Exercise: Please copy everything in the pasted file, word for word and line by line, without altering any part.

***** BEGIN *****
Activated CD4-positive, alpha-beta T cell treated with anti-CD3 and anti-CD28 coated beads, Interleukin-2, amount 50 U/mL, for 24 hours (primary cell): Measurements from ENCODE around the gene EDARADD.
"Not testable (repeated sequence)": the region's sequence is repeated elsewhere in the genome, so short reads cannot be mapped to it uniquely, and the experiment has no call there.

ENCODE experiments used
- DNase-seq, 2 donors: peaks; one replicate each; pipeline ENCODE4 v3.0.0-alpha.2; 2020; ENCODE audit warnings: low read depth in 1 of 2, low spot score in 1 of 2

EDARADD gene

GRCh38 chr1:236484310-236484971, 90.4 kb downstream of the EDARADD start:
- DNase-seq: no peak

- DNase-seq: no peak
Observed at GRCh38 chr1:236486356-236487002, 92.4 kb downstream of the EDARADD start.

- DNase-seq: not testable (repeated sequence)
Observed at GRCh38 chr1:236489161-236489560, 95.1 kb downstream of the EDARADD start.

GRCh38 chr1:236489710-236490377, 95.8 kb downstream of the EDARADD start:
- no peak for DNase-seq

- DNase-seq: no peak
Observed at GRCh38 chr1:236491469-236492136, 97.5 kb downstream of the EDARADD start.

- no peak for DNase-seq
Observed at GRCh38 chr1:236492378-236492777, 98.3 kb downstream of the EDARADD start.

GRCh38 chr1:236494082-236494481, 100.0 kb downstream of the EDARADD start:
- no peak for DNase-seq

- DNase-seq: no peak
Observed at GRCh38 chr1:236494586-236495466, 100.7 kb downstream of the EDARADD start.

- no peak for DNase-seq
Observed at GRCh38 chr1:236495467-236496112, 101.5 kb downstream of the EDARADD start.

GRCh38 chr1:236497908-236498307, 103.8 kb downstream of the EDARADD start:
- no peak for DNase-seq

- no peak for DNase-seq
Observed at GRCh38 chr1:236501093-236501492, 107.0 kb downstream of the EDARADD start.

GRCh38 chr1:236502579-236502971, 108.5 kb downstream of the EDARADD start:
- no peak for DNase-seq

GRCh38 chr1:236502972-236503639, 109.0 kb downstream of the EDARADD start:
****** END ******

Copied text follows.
Activated CD4-positive, alpha-beta T cell treated with anti-CD3 and anti-CD28 coated beads, Interleukin-2, amount 50 U/mL, for 24 hours (primary cell): Measurements from ENCODE around the gene EDARADD.
"Not testable (repeated sequence)": the region's sequence is repeated elsewhere in the genome, so short reads cannot be mapped to it uniquely, and the experiment has no call there.

ENCODE experiments used
- DNase-seq, 2 donors: peaks; one replicate each; pipeline ENCODE4 v3.0.0-alpha.2; 2020; ENCODE audit warnings: low read depth in 1 of 2, low spot score in 1 of 2

EDARADD gene

GRCh38 chr1:236484310-236484971, 90.4 kb downstream of the EDARADD start:
- DNase-seq: no peak

- DNase-seq: no peak
Observed at GRCh38 chr1:236486356-236487002, 92.4 kb downstream of the EDARADD start.

- DNase-seq: not testable (repeated sequence)
Observed at GRCh38 chr1:236489161-236489560, 95.1 kb downstream of the EDARADD start.

GRCh38 chr1:236489710-236490377, 95.8 kb downstream of the EDARADD start:
- no peak for DNase-seq

- DNase-seq: no peak
Observed at GRCh38 chr1:236491469-236492136, 97.5 kb downstream of the EDARADD start.

- no peak for DNase-seq
Observed at GRCh38 chr1:236492378-236492777, 98.3 kb downstream of the EDARADD start.

GRCh38 chr1:236494082-236494481, 100.0 kb downstream of the EDARADD start:
- no peak for DNase-seq

- DNase-seq: no peak
Observed at GRCh38 chr1:236494586-236495466, 100.7 kb downstream of the EDARADD start.

- no peak for DNase-seq
Observed at GRCh38 chr1:236495467-236496112, 101.5 kb downstream of the EDARADD start.

GRCh38 chr1:236497908-236498307, 103.8 kb downstream of the EDARADD start:
- no peak for DNase-seq

- no peak for DNase-seq
Observed at GRCh38 chr1:236501093-236501492, 107.0 kb downstream of the EDARADD start.

GRCh38 chr1:236502579-236502971, 108.5 kb downstream of the EDARADD start:
- no peak for DNase-seq

GRCh38 chr1:236502972-236503639, 109.0 kb downstream of the EDARADD start: